How to survive an attack

In the depressing wake of the recent stabbing in Streatham, London, the gory details of which I don’t want to repeat, I have been asked by many of my students what one should do if ever confronted with a similar horror. If a man wielding a knife is charging at you on the street, what would you do?

The term fight or flight is often used to describe the reaction of the human body when faced with danger. The human body will either run and escape the threat or turn and confront it. In any dangerous situation, our brain assesses the situation and asks, ‘Can I win or escape?’.

At times, it finds a viable escape route, and your mind chooses to run. If your brain judges the situation as something your body can confront and win, it will decide to fight, although victory is not always guaranteed. In Martial Arts, we view both running and fighting as sitting on the same end of the scale. Both choices involve assessment and reaction displaying a proactiveness to dealing with the situation. The alternative response, and sadly the most common, is that the body completely freezes.

Many people will become paralyzed, cling onto the person next to them or submit to the danger in front of them. People freeze when they are faced with a threat they do not know how to handle.

How do you deal with a 6ft 5” man weighing 120kg swinging wildly for your head? What would you do if you found yourself cornered by a gang of youths in a dark alleyway, and each simultaneously punching and kicking all parts of your body with no reprieve? How do you react when faced with a knife-wielding maniac looking to decapitate you? You may not have an answer, but these are all very real scenarios and can happen to any of us.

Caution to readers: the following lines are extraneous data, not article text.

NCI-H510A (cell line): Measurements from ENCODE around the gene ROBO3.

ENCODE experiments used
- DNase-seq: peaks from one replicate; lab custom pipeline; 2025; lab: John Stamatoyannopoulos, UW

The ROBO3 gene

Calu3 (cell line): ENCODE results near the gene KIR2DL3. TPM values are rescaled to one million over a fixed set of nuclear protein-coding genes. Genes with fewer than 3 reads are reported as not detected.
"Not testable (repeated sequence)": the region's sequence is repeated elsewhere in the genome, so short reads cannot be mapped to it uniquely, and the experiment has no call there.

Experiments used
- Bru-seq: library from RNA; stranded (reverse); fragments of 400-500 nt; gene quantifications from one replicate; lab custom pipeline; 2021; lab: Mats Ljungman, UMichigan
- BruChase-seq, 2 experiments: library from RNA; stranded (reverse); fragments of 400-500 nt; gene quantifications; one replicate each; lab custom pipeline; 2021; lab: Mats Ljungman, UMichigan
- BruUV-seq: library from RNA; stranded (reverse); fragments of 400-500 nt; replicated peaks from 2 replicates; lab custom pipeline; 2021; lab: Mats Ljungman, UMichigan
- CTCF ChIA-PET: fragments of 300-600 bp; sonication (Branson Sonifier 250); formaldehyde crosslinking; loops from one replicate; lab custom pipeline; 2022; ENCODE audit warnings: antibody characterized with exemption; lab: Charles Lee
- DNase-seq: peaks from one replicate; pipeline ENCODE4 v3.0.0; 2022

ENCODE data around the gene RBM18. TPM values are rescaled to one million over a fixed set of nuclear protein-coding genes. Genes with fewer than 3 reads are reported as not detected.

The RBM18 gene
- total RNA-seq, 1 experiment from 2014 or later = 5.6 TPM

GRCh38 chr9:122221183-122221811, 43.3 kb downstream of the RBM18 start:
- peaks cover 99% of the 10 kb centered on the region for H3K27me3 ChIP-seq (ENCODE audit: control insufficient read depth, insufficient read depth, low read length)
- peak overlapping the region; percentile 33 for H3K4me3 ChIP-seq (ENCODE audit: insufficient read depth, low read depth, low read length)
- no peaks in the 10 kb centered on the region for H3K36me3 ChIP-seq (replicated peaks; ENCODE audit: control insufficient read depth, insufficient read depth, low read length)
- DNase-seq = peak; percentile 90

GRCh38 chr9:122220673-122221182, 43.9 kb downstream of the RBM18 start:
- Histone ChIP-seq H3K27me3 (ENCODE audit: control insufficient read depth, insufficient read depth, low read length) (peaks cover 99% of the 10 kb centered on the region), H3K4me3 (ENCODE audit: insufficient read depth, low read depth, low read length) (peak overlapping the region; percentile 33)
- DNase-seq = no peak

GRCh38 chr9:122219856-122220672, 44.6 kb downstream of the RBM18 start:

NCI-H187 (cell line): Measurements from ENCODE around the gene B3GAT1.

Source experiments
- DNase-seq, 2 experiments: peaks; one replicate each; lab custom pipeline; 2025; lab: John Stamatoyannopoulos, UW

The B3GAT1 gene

How can we handle such scenarios? When confronted with danger, our body needs to react extremely quickly with no conscious effort because applying thought requires time, and our reaction becomes slower. Think about our most basic actions that we carry out daily, it involves a complex series of tensing and relaxing different muscles. Because we have been doing this since childhood, it is done smoothly and quickly with no conscious effort. This is what we call muscle memory. Martial Arts is designed to develop muscle memory to help deal with dangerous and violent situations. Through training, we continually put our body and mind through many rigours to condition it to be perceptive to shapes and actions of dangerous nature. Martial Arts will develop the individual to assess and react in the best possible way. Whether it be escaping or confronting the situation, a trained mind will determine the best solution given the conditions and environment it is found in.

Violence and cruelty can be found everywhere in the world. We can thank our primitive ancestors for those characteristics, and we humans have taken our inherited tendencies to exceptionally vicious levels. It is for this reason that I truly believe Martial Arts is an essential life skill. Rory Miller, a prison correctional officer, famously said -

‘The only defence against evil, violent men is good men who are more skilled at violence’.

To deal with violence, one must understand violence and know how to overcome it. I believe everyone should invest time and effort to learn self-defence, putting in the hours to understand and study the dangers they could face and practise ways to overcome them. Some of you may think all of this is not very relevant or maybe disinterested but if you ever face a situation like the two people last week in Streatham, what would you do?